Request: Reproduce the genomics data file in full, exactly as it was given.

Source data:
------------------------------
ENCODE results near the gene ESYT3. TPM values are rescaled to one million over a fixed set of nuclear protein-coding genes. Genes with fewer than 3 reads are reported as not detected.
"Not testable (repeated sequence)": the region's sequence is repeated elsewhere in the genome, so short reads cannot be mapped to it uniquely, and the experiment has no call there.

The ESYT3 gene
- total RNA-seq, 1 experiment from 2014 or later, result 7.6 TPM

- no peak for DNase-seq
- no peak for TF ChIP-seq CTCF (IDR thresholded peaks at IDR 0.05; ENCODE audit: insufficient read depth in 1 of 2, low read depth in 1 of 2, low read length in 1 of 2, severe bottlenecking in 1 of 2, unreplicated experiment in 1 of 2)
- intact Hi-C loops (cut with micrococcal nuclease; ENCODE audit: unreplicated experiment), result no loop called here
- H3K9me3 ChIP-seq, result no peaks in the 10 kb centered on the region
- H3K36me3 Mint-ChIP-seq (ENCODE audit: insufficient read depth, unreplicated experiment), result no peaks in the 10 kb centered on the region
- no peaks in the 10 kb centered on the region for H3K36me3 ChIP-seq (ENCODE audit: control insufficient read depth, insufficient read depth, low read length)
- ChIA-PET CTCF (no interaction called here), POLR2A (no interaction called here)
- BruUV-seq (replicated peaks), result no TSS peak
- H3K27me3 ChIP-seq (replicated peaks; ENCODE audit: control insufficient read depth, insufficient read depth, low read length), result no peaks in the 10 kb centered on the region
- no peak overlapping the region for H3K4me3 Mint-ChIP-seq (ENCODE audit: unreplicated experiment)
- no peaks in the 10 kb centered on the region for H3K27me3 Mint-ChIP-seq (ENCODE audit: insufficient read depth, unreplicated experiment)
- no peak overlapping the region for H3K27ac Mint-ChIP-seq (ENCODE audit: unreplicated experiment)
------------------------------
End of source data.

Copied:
ENCODE results near the gene ESYT3. TPM values are rescaled to one million over a fixed set of nuclear protein-coding genes. Genes with fewer than 3 reads are reported as not detected.
"Not testable (repeated sequence)": the region's sequence is repeated elsewhere in the genome, so short reads cannot be mapped to it uniquely, and the experiment has no call there.

The ESYT3 gene
- total RNA-seq, 1 experiment from 2014 or later, result 7.6 TPM

- no peak for DNase-seq
- no peak for TF ChIP-seq CTCF (IDR thresholded peaks at IDR 0.05; ENCODE audit: insufficient read depth in 1 of 2, low read depth in 1 of 2, low read length in 1 of 2, severe bottlenecking in 1 of 2, unreplicated experiment in 1 of 2)
- intact Hi-C loops (cut with micrococcal nuclease; ENCODE audit: unreplicated experiment), result no loop called here
- H3K9me3 ChIP-seq, result no peaks in the 10 kb centered on the region
- H3K36me3 Mint-ChIP-seq (ENCODE audit: insufficient read depth, unreplicated experiment), result no peaks in the 10 kb centered on the region
- no peaks in the 10 kb centered on the region for H3K36me3 ChIP-seq (ENCODE audit: control insufficient read depth, insufficient read depth, low read length)
- ChIA-PET CTCF (no interaction called here), POLR2A (no interaction called here)
- BruUV-seq (replicated peaks), result no TSS peak
- H3K27me3 ChIP-seq (replicated peaks; ENCODE audit: control insufficient read depth, insufficient read depth, low read length), result no peaks in the 10 kb centered on the region
- no peak overlapping the region for H3K4me3 Mint-ChIP-seq (ENCODE audit: unreplicated experiment)
- no peaks in the 10 kb centered on the region for H3K27me3 Mint-ChIP-seq (ENCODE audit: insufficient read depth, unreplicated experiment)
- no peak overlapping the region for H3K27ac Mint-ChIP-seq (ENCODE audit: unreplicated experiment)